Also particular to Playboy was emcee Bill Cosby’s Cos of Good Music band that overflowed with superb talent. His players included Geri Allen (piano), George Bohannon (trombone), Dwayne Burno (bass), Ndugu Chancler (music director/drums), Anat Cohen (reeds), Alphonso Johnson (electric bass) and Babatunde Lea (percussion). Cohen shined brightly throughout the set with astounding playing and soaring solos, and was especially impressive during a rendition of “When We Were Young” and a rollicking “Still Searching.” That last tune also featured invigorating chops by Bohannon, along with pulsation from Allen and the other rhythm players. Cosby, who usually plays light percussion and comically leads the band, smartly was marginally involved and let the pros do their thing.

A sterling roster with the likes of Stefon Harris (vibes), Avishai Cohen (trumpet), Greg Osby (alto saxophone), David Sánchez (tenor saxophone), Robin Eubanks (trombone), Edward Simon (piano), Matt Penman (bass) and Eric Harland (drums) bolstered the SFJAZZ Collective. They put a very sophisticated spin on Stevie Wonder songs, and their renditions were not always easy for the audience to connect with. Tunes that were the most appreciated included a very driving and solo-laden “Superstition” and atmospheric “Creepin’.” Alternately, Dianne Reeves, a perennial crowd favorite and festival regular whom Cosby simply announced as “Dianne,” delivered a stimulating set. She went from the mid-range ballad “Throw It All Away” to funk and a riveting cover of the pop hit “Crazy.” If that wasn’t enough, the singer and quartet agilely mashed the song with “Afro Blue.”

Though not as regular a participant at Playboy, Eddie Palmieri and his Orchestra were electrifying, playing very accessible salsa numbers. Also shaking up the festival was Geri Allen and her Timeline Band. Working with Kassa Overall (drums), Kenny Davis (bass) and, most extraordinarily, Maurice Chestnut (tap dancer), she tastefully melded enchanting dance with postbop numbers and the ballad “Unconditional Love.” Blanchard was equally fiery during his fast-paced set, staying in a mostly hard-driving, postbop mode, even for “Footprints.” A soulful ballad was thrown in for good measure and, surprisingly, the bandleader didn’t inject any New Orleans touches as he customarily does during performances.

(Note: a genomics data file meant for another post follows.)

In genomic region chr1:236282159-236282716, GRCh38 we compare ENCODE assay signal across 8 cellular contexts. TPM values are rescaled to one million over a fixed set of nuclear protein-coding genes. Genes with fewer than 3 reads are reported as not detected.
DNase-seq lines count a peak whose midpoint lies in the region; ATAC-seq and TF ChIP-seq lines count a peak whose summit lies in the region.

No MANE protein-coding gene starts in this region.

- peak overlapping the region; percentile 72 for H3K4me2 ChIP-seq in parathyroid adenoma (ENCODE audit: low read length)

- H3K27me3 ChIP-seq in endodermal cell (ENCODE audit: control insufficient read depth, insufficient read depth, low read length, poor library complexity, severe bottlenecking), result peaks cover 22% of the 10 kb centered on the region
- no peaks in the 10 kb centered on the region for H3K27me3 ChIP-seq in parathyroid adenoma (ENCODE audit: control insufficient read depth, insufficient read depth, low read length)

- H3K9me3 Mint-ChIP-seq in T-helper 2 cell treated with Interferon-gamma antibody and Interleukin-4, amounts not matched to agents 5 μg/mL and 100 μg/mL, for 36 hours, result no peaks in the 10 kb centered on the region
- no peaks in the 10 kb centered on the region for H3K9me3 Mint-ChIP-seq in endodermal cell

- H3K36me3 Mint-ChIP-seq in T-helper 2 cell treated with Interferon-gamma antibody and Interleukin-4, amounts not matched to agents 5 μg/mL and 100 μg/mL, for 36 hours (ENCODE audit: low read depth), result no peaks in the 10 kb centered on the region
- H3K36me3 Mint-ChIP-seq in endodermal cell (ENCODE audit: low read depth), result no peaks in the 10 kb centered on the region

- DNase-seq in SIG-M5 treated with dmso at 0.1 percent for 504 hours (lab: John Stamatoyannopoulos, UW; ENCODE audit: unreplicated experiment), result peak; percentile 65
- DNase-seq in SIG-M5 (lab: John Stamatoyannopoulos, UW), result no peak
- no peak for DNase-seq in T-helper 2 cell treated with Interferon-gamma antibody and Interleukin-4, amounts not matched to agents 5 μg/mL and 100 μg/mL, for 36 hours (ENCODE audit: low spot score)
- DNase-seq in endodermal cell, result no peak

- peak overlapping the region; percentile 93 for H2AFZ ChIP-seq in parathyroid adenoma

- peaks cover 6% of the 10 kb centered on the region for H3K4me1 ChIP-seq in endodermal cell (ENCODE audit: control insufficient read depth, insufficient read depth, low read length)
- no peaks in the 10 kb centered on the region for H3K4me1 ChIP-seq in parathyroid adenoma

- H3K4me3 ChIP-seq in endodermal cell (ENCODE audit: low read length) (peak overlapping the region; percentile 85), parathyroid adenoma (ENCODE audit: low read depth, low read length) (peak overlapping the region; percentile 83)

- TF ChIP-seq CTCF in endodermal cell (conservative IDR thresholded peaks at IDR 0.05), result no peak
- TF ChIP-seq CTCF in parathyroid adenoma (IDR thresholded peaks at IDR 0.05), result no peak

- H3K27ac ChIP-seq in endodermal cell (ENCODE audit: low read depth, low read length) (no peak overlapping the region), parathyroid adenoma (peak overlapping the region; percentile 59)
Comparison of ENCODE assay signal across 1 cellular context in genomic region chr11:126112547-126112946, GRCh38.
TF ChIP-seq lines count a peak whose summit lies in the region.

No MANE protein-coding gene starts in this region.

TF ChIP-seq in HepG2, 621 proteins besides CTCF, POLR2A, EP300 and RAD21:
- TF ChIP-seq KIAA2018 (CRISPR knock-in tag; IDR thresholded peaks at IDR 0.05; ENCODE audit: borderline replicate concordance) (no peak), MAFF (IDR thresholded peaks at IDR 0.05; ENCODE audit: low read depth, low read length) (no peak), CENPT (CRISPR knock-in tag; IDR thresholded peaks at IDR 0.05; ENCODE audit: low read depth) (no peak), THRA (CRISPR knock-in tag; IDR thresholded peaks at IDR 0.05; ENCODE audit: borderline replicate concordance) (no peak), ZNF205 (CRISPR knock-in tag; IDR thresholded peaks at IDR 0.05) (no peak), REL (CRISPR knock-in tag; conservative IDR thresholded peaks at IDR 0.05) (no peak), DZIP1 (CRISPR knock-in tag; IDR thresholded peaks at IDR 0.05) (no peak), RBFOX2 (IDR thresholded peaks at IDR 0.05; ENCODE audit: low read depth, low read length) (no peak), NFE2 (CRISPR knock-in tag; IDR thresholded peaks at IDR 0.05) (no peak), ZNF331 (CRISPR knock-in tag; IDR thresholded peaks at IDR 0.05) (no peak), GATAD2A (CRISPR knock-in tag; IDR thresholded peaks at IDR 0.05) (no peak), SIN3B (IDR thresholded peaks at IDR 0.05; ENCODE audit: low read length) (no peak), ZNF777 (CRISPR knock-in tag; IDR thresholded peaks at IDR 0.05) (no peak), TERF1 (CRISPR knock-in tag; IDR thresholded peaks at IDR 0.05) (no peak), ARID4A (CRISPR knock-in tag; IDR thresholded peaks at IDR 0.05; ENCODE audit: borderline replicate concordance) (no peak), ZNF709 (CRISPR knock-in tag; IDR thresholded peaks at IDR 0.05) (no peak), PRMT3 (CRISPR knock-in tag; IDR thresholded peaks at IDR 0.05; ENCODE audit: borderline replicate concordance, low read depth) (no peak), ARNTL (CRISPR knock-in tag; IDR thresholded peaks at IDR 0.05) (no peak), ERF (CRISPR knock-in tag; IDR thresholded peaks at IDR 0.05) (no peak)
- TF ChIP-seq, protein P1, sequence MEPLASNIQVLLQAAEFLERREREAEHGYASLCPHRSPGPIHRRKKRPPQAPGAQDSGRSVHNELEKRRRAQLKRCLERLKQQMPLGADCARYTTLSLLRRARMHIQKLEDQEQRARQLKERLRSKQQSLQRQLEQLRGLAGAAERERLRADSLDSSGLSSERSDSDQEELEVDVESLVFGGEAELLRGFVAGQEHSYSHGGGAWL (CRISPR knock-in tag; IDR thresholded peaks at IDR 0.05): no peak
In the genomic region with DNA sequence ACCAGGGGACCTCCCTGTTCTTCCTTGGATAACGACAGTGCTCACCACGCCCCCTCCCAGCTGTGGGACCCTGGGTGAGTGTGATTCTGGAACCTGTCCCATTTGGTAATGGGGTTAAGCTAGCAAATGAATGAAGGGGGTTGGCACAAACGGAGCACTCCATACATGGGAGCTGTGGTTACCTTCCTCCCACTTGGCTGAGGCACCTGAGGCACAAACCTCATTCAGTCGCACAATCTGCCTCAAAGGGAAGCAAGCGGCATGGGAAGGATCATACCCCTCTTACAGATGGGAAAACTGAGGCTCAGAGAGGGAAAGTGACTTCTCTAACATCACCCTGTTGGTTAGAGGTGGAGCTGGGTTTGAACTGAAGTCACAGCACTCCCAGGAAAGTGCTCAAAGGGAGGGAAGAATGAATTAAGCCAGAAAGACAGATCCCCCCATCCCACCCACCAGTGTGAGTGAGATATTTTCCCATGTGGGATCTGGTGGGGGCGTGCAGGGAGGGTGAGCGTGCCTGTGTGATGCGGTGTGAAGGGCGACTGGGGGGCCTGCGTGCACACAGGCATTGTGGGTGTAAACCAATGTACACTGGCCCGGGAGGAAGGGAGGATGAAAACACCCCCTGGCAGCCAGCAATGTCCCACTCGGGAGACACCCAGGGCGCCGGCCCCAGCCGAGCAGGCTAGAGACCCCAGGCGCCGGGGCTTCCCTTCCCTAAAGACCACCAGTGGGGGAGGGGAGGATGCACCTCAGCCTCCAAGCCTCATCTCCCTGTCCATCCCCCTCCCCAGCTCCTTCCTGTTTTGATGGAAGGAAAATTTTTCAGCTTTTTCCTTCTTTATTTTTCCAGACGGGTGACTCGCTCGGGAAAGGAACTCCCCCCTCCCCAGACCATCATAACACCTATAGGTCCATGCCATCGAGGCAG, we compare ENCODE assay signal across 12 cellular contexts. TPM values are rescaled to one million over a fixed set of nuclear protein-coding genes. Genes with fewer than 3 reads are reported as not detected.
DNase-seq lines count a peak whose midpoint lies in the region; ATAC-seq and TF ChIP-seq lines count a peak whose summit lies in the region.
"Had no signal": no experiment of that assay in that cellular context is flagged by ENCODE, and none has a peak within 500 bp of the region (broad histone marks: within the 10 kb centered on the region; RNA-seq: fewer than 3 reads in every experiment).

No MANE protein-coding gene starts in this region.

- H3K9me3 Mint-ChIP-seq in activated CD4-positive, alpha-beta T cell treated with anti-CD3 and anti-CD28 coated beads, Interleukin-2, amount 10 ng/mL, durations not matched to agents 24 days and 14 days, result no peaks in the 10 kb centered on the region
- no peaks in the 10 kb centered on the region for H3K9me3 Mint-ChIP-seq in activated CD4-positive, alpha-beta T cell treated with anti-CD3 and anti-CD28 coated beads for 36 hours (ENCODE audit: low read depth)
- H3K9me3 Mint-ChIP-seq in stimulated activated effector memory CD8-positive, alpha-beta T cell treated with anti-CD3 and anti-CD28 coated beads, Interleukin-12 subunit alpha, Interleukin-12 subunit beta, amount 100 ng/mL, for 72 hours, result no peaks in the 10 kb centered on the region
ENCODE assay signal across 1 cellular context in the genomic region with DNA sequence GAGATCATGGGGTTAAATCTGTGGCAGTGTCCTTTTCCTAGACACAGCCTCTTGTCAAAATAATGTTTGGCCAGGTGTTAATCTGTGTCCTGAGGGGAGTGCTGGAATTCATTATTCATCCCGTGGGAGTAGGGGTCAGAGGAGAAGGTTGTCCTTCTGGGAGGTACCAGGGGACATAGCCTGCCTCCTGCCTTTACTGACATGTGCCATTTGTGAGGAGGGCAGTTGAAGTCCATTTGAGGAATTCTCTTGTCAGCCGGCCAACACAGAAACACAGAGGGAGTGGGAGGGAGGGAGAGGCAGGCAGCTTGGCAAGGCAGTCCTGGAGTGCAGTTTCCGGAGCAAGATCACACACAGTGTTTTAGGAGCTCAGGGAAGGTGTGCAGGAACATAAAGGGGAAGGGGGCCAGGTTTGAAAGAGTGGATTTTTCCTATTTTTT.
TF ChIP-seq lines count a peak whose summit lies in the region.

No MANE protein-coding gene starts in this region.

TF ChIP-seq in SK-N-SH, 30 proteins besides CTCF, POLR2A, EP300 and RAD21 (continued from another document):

In the category of something completely different was the 3-year-old showcase “Still Black, Still Proud: An African Tribute to James Brown.” It united former Brown sidemen Pee Wee Ellis (tenor sax) and Fred Wesley (trombone) with African vocalists/guitarists Vusi Mahlasela and Cheikh Lo, along with American singer Fred Ross and a hard-hitting ensemble. Initially, the players sounded more like Tower of Power before shifting to rekindle Brown’s infectious sound for “I Got the Feeling,” ballad “Try Me,” a very dynamic “Cold Sweat” and the legendary “Say It Loud-I’m Black and I’m Proud.” Lo added diversity to the program with a folksong about the Malian River that related to Brown appearing in that region, and “Africa” combined the continent’s traditions with funky soul for a jubilant celebration.

Although the Playboy Jazz Festival has become more so a music festival rather than a per se jazz festival in recent years, it still offers memorable appearances by top-notch artists in the genre. Furthermore, it makes a point of spotlighting emerging players, such as Akinmusire and 12-year-old singer-guitarist Quinn Sullivan, who blazed away during Buddy Guy’s segment to the audience’s amazement. Overall, it isn’t too likely the roster mix will ever change, and it’s hard to argue with success. And, by the way, two days after the festival Harris called off the wedding with Hefner.

Originally Published